For Ennis resident Joel Gibson, he found his passion for music at an early age, and he hasn’t looked back since.
“Everybody’s born with a gift,” said the 55-year-old singer/ songwriter, who has been keeping at it for over 40 years.
He’s worked his way through the painstaking process of writing his own music to develop a talent he fell in love with from the start.
“That has been the one that is mine,” Gibson said. “I knew right away.”
Gibson takes long drag on a cigarette as he looks out the window of his small, single-story home where he lives with his two dogs. He seems to let his mind drift to a distant place, a different time far away. The smoke hangs in the air, not unlike the sweet sound of the music he’s spent his life creating.
“I’m an okay guitar player, and an okay singer,” he says humbly, concealing the pride he feels for his latest album, Secret Life. “But I’m a very, very good songwriter.”
Gibson is originally from Wisconsin, and developed his skill after moving to California where he thrived on the rich and vibrant music and art scene in Monterey.
Success came slowly for him, playing in bars, developing his style and working through times when the songs just simply didn’t come to him.
For a long time, the most challenging aspect of pursuing a career as a musician was himself. Sometimes he’ll play for five or six hours at a time. Other days he’ll pick up his 30-year-old Fender acoustic and play a few chords, just looking for a sound to catch his ear. There were even times when he thought about just giving up.
“They’re there,” he says of the songs he writes. “You know that they’re there, but you struggle and you try to force it and those never turn out.”
For Gibson, producing his album was anything but easy. All said and done it was a five-year process, in which he took two years off in the middle, and he had to learn the hard way about the difference between amateurs and professionals in the music industry.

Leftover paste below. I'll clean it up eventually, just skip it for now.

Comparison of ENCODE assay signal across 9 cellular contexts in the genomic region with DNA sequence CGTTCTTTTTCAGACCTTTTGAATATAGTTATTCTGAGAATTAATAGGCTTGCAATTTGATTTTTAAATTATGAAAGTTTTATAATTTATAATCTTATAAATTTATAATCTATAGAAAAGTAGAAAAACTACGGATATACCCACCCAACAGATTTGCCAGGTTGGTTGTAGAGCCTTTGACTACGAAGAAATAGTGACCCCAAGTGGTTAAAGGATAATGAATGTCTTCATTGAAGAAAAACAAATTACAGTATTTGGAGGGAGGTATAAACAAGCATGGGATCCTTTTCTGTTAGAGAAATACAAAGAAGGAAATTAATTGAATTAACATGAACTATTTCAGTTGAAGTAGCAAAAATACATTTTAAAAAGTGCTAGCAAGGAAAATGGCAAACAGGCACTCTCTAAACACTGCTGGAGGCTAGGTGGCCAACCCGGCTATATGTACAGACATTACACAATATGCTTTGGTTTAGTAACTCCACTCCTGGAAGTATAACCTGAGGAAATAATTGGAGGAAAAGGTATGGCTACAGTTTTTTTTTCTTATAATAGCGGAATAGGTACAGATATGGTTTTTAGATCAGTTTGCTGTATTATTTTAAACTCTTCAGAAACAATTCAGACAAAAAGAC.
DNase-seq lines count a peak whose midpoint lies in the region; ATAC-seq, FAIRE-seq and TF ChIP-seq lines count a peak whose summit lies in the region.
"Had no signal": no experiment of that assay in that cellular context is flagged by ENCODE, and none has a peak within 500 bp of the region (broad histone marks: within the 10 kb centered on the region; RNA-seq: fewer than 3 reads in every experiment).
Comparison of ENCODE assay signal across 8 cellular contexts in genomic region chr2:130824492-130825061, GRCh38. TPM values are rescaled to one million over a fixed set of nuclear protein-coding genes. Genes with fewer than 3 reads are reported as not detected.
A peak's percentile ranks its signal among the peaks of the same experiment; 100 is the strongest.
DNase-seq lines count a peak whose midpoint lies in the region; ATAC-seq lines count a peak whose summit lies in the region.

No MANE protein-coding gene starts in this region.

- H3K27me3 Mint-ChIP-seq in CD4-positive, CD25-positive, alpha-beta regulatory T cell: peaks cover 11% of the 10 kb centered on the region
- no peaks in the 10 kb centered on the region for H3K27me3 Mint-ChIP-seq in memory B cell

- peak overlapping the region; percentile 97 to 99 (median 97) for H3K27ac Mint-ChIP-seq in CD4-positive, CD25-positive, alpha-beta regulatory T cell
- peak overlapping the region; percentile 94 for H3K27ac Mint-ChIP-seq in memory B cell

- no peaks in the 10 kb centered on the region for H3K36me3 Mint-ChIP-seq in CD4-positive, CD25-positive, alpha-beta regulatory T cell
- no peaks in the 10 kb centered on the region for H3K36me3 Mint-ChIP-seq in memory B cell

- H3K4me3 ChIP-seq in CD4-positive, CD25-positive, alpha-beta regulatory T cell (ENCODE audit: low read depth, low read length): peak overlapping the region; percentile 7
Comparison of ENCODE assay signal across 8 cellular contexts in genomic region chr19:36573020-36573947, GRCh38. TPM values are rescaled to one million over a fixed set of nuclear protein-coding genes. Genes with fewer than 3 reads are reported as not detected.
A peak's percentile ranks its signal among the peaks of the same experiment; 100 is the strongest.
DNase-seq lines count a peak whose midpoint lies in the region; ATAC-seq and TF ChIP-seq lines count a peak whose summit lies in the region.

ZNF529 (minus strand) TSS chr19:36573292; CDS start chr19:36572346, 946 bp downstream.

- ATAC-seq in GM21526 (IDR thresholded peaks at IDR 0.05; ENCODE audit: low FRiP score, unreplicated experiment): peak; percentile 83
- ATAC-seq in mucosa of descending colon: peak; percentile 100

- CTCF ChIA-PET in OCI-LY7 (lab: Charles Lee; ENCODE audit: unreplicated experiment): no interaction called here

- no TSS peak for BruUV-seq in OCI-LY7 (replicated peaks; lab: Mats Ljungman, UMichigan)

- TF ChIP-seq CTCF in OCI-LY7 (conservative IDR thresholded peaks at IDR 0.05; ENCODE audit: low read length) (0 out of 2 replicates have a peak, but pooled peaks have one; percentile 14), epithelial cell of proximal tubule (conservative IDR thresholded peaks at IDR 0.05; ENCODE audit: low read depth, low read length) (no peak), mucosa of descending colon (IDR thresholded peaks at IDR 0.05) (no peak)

“It’s a competitive world, and this business is insane,” he said.
Funding the project with his own money, Gibson started out working with sound engineers before realizing that he needed to go in a different direction. Ultimately he turned to producer and longtime acquaintance Michael Lent, who spelled out the dos and don’ts of making an album.
“I’m really lucky to have him,” Gibson said. “The guy’s brilliant … He knows me well enough to know how far he can go with something and stay within my vision of the music.”
Somewhere in the process of writing, recording and producing the record, Gibson realized for himself that he truly did belong as a professional, and he gained the confidence he needed to see the project through.
He struggles to conceal a genuine smile when he describes logging studio time with musicians he watched perform on late-night talk shows the previous evening. It was an eye opening experience to work with professionals who treated their music as a business, and he openly expressed his admiration for their work. But Gibson couldn’t have been more surprised when, at the end of the studio session, the same artists turned right back around and said “We’re big fans of you too, Joel.”
As for the record itself, Gibson describes it a blend of smooth jazz, pop and contemporary music, commonly referred to as “chill.” He admits to being a romantic at heart, and his motivation for the album was to create something people could sit back and relax to. It’s full of considerate lyrics and pretty melodies, and has been especially popular among women ages 30 to 60, he said.
“My heart and soul is in it,” he says of the work. His goal for the audience, he says, is just to “take them away and get their mind off of it.”
“Sit down, have a glass of wine and just forget about everything,” he says. “Even if just for an hour.”
The record is available locally at Town Pump, RadioShack and Deemo’s Meats. It can also be purchased online through iTunes, cdbaby.com and amazon.com.
Looking back on his musical career, Joel Gibson realized that he’s come a long way from where he started. He woke up one day and realized that he wanted to be remembered for something, and he’s proud to stand up and claim the recognition he’s worked so hard to deserve. Pausing from the well-worn strings on his guitar, he looks out the living room window with the smile of a man who has been around the block.
“I better get busy and leave my mark.”